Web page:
Conservation activists on Tuesday accused Ghana’s president of plans to mine bauxite in a forest reserve despite fears it could put access of millions to drinking water at risk.

Daryl Bosu of the Green Livelihood Alliance told a news conference in the capital Accra, that mining bauxite in the Atewa forest watershed was not sustainable.

The forest reserve contains large deposits of bauxite, an essential component in aluminium production as well as a range of rare species.

Sinohydro Group Limited of China will provide $2 billion of infrastructure in exchange for Ghana’s refined bauxite under a deal approved by Parliament.

  • Developers sue Apple over app store fees

A lawsuit filed Tuesday by developers alleges Apple is abusing its monopoly position in its online marketplace to extract excessive fees from those creating iPhone applications.

The lawsuit, which was filed in federal court in California, claims Apple cornered the market with its iOS App Store, collecting a 30 percent commission on all app sales and in-app purchases.

The complaint comes as Apple holds its Worldwide Developers Conference in San Jose, California and just weeks after the US Supreme Court allowed a consumer lawsuit against Apple on similar grounds to proceed.

In the past, Apple has defended its control of the App Store, saying it enables the iPhone maker to protect against malicious software and maintain quality standards.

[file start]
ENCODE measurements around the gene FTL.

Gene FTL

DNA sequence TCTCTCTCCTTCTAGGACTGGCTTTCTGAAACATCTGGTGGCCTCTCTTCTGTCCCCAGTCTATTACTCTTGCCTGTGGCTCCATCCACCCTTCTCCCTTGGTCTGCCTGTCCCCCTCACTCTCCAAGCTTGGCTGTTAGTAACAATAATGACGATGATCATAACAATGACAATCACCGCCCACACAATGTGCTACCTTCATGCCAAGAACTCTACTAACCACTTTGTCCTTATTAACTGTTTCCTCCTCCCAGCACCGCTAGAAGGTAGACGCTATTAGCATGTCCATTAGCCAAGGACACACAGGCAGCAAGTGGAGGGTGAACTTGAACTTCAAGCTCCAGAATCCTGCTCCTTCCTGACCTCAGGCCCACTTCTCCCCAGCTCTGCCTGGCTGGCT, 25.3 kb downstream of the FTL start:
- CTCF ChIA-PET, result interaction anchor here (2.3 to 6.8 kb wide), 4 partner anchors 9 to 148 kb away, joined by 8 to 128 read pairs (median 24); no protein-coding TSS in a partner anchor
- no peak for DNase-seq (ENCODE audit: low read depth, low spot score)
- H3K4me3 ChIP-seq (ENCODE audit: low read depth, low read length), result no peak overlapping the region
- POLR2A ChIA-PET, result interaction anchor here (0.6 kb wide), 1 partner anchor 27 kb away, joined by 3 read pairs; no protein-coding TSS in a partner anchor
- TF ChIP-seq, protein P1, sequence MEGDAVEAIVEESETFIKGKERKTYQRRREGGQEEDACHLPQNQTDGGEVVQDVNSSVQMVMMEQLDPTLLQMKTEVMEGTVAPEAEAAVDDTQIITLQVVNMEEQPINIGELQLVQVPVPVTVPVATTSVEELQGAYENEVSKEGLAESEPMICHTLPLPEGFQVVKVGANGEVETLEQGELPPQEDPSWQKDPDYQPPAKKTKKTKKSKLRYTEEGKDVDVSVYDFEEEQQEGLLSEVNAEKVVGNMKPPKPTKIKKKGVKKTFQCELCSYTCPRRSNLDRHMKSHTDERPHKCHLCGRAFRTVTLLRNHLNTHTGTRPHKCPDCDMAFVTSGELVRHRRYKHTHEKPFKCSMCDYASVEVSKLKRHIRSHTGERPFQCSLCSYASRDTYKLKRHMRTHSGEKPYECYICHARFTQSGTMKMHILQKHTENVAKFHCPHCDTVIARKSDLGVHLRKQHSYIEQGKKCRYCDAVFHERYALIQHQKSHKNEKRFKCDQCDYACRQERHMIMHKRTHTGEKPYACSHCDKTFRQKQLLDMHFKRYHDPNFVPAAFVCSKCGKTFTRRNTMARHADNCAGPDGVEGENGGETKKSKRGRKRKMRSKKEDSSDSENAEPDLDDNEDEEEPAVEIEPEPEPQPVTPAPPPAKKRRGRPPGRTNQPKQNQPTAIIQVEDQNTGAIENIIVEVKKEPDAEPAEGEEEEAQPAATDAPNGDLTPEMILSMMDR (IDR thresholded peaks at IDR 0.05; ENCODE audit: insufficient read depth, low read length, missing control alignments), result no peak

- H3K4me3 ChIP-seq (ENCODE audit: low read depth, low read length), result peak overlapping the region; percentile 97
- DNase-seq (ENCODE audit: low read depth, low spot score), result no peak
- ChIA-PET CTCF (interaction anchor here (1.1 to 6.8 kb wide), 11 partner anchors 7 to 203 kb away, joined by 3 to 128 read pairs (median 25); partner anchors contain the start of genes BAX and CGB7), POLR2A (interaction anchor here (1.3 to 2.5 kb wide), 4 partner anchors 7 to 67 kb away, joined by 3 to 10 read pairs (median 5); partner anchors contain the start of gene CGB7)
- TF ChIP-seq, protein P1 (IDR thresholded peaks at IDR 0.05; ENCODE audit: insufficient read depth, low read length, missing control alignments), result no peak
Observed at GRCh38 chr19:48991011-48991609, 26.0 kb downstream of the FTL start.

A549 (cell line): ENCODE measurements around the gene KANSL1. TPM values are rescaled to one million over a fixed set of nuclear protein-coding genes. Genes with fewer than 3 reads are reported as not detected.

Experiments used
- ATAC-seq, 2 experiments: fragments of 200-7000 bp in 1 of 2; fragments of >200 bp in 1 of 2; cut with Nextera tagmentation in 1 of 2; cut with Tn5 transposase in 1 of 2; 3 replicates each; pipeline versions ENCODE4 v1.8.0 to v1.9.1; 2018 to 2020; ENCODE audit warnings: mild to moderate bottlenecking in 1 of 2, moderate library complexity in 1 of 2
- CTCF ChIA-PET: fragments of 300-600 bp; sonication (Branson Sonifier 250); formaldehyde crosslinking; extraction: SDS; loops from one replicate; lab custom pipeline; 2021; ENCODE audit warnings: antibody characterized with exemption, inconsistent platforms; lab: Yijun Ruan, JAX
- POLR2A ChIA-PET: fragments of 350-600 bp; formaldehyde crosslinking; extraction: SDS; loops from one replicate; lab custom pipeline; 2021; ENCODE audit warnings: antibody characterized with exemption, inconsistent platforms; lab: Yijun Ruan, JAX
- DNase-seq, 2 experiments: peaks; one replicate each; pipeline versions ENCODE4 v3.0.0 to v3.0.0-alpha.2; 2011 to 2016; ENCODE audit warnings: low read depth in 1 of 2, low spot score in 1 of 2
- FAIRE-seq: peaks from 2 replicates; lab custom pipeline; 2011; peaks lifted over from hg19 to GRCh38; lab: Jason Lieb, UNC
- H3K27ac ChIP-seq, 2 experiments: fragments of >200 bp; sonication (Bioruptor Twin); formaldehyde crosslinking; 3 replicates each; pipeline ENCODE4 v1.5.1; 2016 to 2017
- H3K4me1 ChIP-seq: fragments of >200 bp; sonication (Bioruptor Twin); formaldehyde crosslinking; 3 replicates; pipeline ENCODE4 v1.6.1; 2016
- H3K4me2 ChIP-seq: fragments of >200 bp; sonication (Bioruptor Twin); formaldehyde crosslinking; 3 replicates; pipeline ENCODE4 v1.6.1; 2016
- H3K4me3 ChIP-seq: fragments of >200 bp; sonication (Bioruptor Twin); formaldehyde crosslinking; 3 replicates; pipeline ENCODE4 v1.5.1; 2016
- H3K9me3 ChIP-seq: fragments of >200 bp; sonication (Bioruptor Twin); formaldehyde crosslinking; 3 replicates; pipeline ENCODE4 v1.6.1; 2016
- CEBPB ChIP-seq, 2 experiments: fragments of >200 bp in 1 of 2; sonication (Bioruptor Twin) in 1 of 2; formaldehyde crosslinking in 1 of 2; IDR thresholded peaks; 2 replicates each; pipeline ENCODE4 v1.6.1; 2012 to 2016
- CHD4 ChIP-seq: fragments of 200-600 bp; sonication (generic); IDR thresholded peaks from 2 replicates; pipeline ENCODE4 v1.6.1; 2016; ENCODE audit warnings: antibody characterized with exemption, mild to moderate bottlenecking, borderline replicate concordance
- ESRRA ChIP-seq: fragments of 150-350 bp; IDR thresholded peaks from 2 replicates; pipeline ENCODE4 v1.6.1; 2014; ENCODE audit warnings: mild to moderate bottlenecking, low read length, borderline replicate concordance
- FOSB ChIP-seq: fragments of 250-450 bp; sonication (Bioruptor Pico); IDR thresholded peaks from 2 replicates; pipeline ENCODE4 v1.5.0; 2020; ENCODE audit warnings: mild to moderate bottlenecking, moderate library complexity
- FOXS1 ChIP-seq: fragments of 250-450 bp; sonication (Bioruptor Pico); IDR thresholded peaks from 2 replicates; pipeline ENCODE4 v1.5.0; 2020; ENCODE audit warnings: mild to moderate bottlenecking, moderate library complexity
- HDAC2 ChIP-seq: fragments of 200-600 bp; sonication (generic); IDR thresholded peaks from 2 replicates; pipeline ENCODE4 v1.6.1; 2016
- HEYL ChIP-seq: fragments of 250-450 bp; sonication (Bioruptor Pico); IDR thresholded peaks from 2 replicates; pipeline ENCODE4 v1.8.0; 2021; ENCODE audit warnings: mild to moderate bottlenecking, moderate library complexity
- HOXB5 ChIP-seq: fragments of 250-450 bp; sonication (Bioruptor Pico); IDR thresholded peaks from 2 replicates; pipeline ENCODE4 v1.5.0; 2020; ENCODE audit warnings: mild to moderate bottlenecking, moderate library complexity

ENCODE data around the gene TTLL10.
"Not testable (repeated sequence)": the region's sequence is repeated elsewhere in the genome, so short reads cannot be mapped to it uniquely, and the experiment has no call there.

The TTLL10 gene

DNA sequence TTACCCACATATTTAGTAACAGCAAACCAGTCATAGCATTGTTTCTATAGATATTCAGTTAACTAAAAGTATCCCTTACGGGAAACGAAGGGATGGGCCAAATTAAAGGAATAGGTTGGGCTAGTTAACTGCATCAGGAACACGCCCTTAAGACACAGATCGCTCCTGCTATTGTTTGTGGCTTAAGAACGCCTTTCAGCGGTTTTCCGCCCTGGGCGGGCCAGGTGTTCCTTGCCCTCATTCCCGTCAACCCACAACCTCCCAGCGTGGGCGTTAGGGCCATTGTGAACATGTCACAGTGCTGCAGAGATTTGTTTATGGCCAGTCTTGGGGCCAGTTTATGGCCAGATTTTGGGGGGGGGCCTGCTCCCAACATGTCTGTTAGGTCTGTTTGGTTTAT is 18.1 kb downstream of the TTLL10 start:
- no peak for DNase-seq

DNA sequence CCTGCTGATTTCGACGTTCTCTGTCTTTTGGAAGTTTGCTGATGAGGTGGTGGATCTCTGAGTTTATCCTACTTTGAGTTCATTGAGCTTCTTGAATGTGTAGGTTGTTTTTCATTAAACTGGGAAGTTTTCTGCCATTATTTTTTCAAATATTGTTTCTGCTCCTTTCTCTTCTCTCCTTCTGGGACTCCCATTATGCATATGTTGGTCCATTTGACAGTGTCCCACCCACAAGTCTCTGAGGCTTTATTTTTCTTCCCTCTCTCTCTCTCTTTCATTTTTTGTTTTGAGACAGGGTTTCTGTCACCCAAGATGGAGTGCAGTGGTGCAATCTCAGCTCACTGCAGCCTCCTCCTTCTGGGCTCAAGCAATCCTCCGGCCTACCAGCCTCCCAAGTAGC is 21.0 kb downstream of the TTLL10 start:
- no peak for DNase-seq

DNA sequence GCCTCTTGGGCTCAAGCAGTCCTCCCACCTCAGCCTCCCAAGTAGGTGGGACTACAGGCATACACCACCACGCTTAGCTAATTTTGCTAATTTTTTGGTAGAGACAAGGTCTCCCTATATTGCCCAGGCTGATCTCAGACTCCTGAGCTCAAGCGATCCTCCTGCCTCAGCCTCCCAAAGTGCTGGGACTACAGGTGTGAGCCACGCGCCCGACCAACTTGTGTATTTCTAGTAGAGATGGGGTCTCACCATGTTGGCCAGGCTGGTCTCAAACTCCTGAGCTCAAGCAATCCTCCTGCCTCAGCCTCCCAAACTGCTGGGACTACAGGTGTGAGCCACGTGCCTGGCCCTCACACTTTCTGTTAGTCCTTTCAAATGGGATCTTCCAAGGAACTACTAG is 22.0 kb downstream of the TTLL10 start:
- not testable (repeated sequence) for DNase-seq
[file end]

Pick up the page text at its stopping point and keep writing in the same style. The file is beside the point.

• Sorghum rebounds in Europe thanks to climate change

Farmers in Hungary are abandoning corn in favour of sorghum, which consumes a third less water than maize, for fodder.

Extreme temperatures in the region are forcing farmers to adopt crops to global warming.

Sorghum is mostly grown in Africa’s Sahel region and is the world’s fifth major cereal crop after corn, rice, wheat and barley.

In Africa where it is a major food crop Nigeria and Sudan are the main producers of the grain while 60 million tonnes are harvested each year worldwide.

  • FIFA reinstates Sierra Leone after officials acquitted

FIFA has lifted the suspension of Sierra Leone after the authorities in the country acquitted the national football federation’s former president and secretary general of corruption.

Football’s world governing body FIFA suspended the Sierra Leone Football Association in October due to “government interference.”

The Confederation of African Football (CAF) then disqualified the country from the 2019 African Cup of Nations qualifying competition.

The row stems from the decision of Sierra Leone’s anti-corruption commission to sack SLFA president Isha Johansen and general secretary Christopher Kamara during an ongoing probe into corruption and mismanagement.

  • IAAF to fight Swiss court testosterone ruling

The IAAF said Tuesday it will fight a Swiss court decision to suspend its rules obliging athletes, including double Olympic champion Caster Semenya, to lower their testosterone levels in order to compete in certain events.

Switzerland’s highest court on Monday temporarily suspended the IAAF rules following an appeal by Semenya, the South African who won the women’s 800 metres at the 2012 and 2016 Olympics.

The athlete was contesting a decision by the Court of Arbitration for Sport which previously found that the rules were “discriminatory” but “necessary” to ensure fairness in women’s athletics.

IAAF said it would seek a swift reversion of the provisional order moving forwards.